Figure 7

This diagram shows the atrioventricular junctions as seen in left anterior oblique orientation. The arrows show how the junctions relate to the orthogonal planes of the body. It is these bodily planes which should be used for anatomic description.

Figure 8

A short axis cut has been made through the ventricular mass replicating the left anterior oblique projection. Yellow injectate has been placed into the coronary arteries. Using current nomenclature, the artery shown supplying the top part of the muscular ventricular septum, and indicated by the blue arrow, is called the “anterior descending artery”. As can be seen, in reality the artery is superior. It is, in fact, posterior to the artery supplying the diaphragmatic surface. This artery, shown by the red arrow, should properly be called the inferior interventricular artery.


The left anterior oblique projection of the cardiac ventricular short axis (figs 7 and 9) is important not only to the coronary angiographer, but also to the nuclear cardiologist. When assessing the distribution of isotopes within the ventricular myocardium, it is customary to divide the short axis of the left ventricle into quarters (fig 8). At present, conventional wisdom dictates that it is the segment closest to the diaphragm which is called the “posterior” wall. This is incorrect. The mistake stems from the same difficulty as besets the electrophysiologist and the coronary angiographer, namely the convention of describing the heart as though it was positioned upright on its ventricular apex. In reality, it is the segment of myocardium closest to the spine which is posteriorly located. The quadrant opposite to this, and hence anteriorly positioned, is made up mostly of the muscular septum. The other two quadrants, currently labelled “anterior” and “posterior”, are positioned superiorly and inferiorly (fig 9).

Figure 9

This diagram places the short axis of the ventricular mass, as shown in fig 8, in the context of the thorax. As shown, the quadrants of the left ventricle as seen in this projection should properly be considered septal, aortic, posterior, and diaphragmatic. At present, the inferior diaphragmatic surface is usually labelled, incorrectly, as being posterior.


There continues to be a fundamental problem when the components of the heart are described in the clinical setting. This is because, traditionally, all the cardiac components have been named on the basis that the heart is positioned so that its own long axes are in the coronal and sagittal planes. All clinical cardiologists know intuitively that this is incorrect. Cosio and colleagues1 have already pointed to the advantages gained by the electrophysiologist when the heart is described using attitudinally appropriate nomenclature.2,3 When the triangle of Koch is depicted with its apex pointing to the top (fig 3), rather than to the right hand as has usually been the case, then the neophyte can understand that a catheter advanced through the inferior caval vein moves superiorly as well as anteriorly as it progresses to the apex of the triangle. It is very difficult for the uninitiated beginner to believe that upward motion of the catheter is turning its tip anteriorly. This description was mandatory when the coordinates of the cardiac short axis were described in the previously accepted electrophysiological fashion. Similar problems beset the tyro seeking to understand the interpretation of electrocardiographic evidences of myocardial ischaemia. Why is it that blockage of a supposedly “posterior” descending artery results in inferior myocardial infarction? Simply because the artery involved, in reality, is inferiorly positioned. And so it is with the quadrants of the left ventricular short axis. The true posterior quadrant of the left ventricle is the wall closest to the spine, while the anterior quadrant is the septal surface. The quadrant currently considered “posterior” is, in reality, the inferior wall of the left ventricle, lying as it does on the diaphragm.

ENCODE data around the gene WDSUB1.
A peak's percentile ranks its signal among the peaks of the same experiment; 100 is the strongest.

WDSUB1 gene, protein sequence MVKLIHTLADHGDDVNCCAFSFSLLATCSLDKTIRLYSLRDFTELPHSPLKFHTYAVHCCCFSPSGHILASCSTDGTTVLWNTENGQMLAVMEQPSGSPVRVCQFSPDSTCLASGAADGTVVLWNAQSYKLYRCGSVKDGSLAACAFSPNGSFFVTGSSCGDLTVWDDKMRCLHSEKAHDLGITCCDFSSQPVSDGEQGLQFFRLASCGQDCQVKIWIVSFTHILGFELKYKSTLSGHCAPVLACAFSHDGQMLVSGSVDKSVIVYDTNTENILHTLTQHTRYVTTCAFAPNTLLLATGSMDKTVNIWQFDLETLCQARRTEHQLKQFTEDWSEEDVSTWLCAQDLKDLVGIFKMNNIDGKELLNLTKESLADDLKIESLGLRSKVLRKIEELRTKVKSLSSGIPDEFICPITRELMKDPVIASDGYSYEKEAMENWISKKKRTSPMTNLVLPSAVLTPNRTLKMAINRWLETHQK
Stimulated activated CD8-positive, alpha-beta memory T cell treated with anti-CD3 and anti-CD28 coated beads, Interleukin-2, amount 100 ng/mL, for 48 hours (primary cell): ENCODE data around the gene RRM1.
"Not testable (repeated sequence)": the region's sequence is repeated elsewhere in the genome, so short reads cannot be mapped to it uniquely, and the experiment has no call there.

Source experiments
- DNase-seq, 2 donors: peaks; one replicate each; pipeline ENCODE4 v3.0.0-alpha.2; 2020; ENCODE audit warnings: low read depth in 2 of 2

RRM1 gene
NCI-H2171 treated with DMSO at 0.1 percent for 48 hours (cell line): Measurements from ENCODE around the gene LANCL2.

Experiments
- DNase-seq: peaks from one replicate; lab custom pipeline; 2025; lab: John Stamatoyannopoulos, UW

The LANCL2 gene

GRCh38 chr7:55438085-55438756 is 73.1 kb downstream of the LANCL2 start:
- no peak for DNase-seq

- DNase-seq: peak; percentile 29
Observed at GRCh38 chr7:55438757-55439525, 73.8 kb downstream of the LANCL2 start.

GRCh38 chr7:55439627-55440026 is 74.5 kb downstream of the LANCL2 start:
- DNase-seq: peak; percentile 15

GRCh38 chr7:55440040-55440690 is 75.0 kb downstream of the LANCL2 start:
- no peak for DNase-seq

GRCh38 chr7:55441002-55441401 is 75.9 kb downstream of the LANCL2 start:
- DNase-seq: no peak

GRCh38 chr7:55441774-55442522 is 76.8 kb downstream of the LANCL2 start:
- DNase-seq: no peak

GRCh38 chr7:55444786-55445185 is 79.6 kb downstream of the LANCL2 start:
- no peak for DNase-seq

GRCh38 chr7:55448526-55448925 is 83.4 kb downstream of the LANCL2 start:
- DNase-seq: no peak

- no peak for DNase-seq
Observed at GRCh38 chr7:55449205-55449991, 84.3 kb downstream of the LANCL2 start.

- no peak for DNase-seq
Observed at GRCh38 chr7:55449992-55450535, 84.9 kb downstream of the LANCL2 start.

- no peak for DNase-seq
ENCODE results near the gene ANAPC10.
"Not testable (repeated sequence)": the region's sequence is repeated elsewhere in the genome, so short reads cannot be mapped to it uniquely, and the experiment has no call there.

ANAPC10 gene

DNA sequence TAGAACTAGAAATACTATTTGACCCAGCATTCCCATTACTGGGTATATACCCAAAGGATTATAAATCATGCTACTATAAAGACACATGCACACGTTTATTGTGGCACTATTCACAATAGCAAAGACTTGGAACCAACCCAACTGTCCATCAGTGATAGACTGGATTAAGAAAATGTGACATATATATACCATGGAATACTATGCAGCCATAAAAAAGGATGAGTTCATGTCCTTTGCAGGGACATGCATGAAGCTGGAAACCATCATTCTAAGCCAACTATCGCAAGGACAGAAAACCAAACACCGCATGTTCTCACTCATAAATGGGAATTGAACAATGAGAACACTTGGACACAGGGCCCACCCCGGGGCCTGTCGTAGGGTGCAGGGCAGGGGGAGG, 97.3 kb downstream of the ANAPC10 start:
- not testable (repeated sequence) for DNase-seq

If these problems are to be corrected, a sea change will be needed in the way the cardiologist describes the heart. Some excuse could be advanced to support the approach of the morphologist since, having usually removed the organ before its examination, it became customary to examine the organ with its own long axes occupying the sagittal and coronal planes. There is no such excuse for the echocardiographer, or angiographer, and even less for the resonance imager or nuclear cardiologist. With modern day techniques for imaging, the heart is always viewed in the context of its correct position within the body. With this information to hand, it should be an easy matter, for example, to appreciate that it is the quadrant of the ventricular circular short axis closest to the spine which is posterior. Similarly, the quadrant closest to the head is superior, and so on. We may all be surprised when we realise that, for half a century, we have used inappropriate terms to describe the various parts of the heart in a clinical context. The question now remains as to whether, as a cardiological community, we have the fortitude to correct our mistakes.


This work was supported by the British Heart Foundation together with the Joseph Levy Foundation. Research at the Institute of Child Health and Great Ormond Street Hospital for Children NHS Trust benefits from R&D funding received from the NHS Executive.

For half a century, inappropriate terms have been used to describe the various parts of the heart in a clinical context. Does the cardiological community have the fortitude to correct these mistakes?